MTI foresees slower 2H for Singapore's economy; maintains 2018 GDP growth forecast at 2.5-3.5%

MTI foresees slower 2H for Singapore's economy; maintains 2018 GDP growth forecast at 2.5-3.5%

Michelle Zhu
13/08/18, 10:59 am

SINGAPORE (Aug 13): The Ministry of Trade and Industry (MTI) expects Singapore’s economic pace of expansion to moderate in 2H18 against an external backdrop of a weakening global growth outlook, as well as increased uncertainties and risks in the global economy.

This comes even as MTI maintains its GDP growth forecast for 2018 at 2.5-3.5%, highlighting the “strong performance” of the Singapore economy in the first half of the year.

To recap, Singapore’s economy grew by 3.9% y-o-y in the recent 2Q18, easing from the 4.5% growth in the previous quarter, led by growth in the manufacturing sector.

See: Singapore GDP growth eases to one-year low: MTI prelim data

See: Singapore GDP growth this year seen unchanged at 3.2%: MAS quarterly survey of economists

MTI now expects growth in several of Singapore’s key final demand markets to moderate in 2H18 from the first half of the year – considering how the growth outlook of some key advanced economies has weakened slightly partially due to their weaker-than-expected performance in 1H.

It nonetheless sees Singapore’s economic growth to continue being supported by outward-oriented sectors, particularly the electronics cluster in the manufacturing sector, although its growth will still moderate from the high levels as seen in 1H18.

Other outward-oriented services sectors in Singapore such as finance & insurance, wholesale trade and transportation & storage are also projected to remain on an expansionary path – although their growth momentum is also expected to ease.

Meanwhile, MTI says growth in domestically-oriented services sectors like retail and food services is likely to be supported by improving consumer sentiment amid a pickup in the labour market.

Sectors like information & communications and other services are also projected to remain resilient, although the ministry believes Singapore’s construction sector performance is likely to stay lacklustre for the rest of the year, in view of the earlier weakness in contracts awarded.

Beyond Singapore, the ministry anticipates GDP growth to ease in the US over 2H18, with growth for the rest of the year to be supported by domestic demand, improving labour marketing conditions and largely accommodative financing conditions.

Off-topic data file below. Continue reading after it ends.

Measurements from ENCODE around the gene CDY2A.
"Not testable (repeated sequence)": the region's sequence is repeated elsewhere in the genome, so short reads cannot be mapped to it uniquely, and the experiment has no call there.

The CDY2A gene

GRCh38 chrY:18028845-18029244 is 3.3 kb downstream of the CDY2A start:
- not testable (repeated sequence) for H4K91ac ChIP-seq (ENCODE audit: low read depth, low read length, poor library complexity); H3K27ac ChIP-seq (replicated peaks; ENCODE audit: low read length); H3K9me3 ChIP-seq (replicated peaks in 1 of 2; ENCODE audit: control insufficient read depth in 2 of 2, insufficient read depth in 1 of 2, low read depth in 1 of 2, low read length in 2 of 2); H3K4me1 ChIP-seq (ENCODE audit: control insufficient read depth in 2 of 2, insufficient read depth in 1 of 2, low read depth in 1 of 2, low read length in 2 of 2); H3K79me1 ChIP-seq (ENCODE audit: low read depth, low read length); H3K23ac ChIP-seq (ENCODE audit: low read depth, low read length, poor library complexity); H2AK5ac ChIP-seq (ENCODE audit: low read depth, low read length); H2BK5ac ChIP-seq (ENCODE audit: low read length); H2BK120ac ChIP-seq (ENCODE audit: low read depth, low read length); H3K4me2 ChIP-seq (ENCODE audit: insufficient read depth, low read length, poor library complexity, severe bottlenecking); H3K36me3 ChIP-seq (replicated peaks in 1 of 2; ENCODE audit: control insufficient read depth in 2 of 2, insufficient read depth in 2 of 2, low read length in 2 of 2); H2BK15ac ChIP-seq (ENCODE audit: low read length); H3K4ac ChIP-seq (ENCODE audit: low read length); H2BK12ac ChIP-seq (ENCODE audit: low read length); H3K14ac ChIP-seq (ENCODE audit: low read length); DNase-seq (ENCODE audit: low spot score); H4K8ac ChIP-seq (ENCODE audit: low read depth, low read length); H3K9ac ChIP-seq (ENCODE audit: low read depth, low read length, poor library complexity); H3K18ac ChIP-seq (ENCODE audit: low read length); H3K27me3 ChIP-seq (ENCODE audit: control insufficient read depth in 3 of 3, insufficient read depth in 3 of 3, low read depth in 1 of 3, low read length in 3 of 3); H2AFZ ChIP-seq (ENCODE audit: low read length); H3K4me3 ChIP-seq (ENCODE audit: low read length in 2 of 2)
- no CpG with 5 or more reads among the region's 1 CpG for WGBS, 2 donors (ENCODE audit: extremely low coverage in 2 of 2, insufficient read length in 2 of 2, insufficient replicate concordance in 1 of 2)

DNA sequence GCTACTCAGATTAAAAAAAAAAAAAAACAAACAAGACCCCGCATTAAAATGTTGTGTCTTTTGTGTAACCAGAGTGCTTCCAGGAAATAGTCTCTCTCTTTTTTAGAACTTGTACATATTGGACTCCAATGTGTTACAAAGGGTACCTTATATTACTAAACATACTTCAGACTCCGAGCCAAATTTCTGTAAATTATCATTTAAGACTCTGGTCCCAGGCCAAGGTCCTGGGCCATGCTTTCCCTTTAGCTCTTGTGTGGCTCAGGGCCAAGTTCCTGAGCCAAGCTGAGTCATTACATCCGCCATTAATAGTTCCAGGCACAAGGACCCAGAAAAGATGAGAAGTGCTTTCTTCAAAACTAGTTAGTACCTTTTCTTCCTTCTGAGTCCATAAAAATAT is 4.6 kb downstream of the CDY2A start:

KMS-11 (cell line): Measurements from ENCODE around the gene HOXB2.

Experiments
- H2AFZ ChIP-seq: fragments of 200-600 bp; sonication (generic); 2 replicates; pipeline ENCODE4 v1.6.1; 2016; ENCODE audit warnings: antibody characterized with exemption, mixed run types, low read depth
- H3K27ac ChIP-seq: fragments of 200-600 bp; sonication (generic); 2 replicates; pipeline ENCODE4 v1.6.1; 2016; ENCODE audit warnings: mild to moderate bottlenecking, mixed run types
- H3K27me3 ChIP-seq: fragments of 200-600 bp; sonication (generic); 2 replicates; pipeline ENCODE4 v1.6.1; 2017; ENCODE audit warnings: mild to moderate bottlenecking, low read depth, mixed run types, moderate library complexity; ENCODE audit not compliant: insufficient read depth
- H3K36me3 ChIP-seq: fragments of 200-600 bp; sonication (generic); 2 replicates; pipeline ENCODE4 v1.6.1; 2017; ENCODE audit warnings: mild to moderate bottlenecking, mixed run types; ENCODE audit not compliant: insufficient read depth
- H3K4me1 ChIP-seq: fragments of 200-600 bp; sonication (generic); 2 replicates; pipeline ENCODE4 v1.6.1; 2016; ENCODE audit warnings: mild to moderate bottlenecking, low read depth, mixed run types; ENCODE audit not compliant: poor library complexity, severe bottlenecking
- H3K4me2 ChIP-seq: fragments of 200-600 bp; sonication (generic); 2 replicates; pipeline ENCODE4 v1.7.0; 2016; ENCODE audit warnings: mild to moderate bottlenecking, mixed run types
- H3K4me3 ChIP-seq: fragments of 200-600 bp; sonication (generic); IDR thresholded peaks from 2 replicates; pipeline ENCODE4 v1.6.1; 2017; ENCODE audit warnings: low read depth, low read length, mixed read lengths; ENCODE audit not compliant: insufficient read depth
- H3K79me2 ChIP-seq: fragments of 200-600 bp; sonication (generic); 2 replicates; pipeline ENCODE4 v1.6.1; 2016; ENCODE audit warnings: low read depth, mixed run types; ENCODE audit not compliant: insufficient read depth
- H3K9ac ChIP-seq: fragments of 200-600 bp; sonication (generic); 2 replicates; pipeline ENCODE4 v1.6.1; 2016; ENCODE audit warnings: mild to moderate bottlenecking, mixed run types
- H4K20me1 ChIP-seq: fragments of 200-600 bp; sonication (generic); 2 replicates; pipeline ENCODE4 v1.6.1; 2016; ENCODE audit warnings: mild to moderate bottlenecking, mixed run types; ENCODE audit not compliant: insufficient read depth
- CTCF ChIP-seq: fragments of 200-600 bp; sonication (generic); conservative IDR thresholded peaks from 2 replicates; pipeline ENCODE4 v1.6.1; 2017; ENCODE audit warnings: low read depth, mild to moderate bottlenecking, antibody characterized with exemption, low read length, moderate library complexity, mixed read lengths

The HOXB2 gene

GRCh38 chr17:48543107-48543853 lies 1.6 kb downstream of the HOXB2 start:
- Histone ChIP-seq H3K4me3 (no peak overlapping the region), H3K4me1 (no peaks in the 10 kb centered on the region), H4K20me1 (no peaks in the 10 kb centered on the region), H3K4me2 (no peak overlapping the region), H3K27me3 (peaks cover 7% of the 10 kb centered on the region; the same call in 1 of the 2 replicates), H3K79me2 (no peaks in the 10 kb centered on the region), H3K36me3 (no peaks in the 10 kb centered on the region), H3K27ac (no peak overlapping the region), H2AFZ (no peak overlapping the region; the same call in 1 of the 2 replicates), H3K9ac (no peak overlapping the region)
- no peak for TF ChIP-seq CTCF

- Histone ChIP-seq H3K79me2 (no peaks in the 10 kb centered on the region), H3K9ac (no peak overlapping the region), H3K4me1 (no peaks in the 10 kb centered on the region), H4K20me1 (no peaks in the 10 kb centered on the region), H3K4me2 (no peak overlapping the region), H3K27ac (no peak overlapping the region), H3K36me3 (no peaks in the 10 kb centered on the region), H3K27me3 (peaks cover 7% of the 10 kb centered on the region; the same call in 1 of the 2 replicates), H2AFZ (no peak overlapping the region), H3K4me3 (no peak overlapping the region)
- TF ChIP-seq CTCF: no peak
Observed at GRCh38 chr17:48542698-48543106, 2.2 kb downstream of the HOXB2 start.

China’s economic growth is also projected to ease further in 2H18 on the back of a moderation in export growth as well as investment growth, although MTI expects growth in key Asean economies to remain firm for the rest of the year on sustained improvements in domestic demand as well as merchandise exports.

MTI also notes that recent tariff measures by the US have also led to retaliatory tariffs from China, the EU and several of the US’ key trading partners, with a risk of further escalation of the ongoing trade conflicts that could lead to a “vicious cycle of tit-for-tat measures” between the US and other major economies.

“Should this happen, there could be a sharp fall in global business and consumer confidence, and in turn, investment and consumption spending. This could then have an adverse impact on global trade flows and global growth,” cautions the ministry.

Another risk lies in the current situation of generally tightening global financial conditions, where any upside surprises in inflation could also lead to faster-than-expected normalisation of monetary policy in the US.

This could trigger “disorderly” capital outflows from emerging market (EM) economies in the region, causing financial vulnerabilities in these economies – particularly for those with high debt levels – to surface, MTI adds.  

“If this occurs, there could be some pullback in investment and consumption growth, with spillover effects on the rest of the region.”

Likewise, DBS senior economist Irvin Seah warns that trade actions between US and China, Singapore’s two largest export markets, could indirectly affect the city state.

While the analyst’s long-held forecast of 3% growth for 2018 GDP growth remains on-track, in his view, he recommends watching trade figures in the coming months for tell-tale signs of the slowdown in growth to come.  

“Clouds in the horizon are gathering… Tighter liquidity conditions and mounting pressure on regional currencies could also weigh down on investor confidence and business sentiments,” says Seah in a note issued on Monday.

“Expectations are for the third quarter’s growth to be the weakest this year, which will also pare down consensus expectations for the full year growth rate,” he adds.

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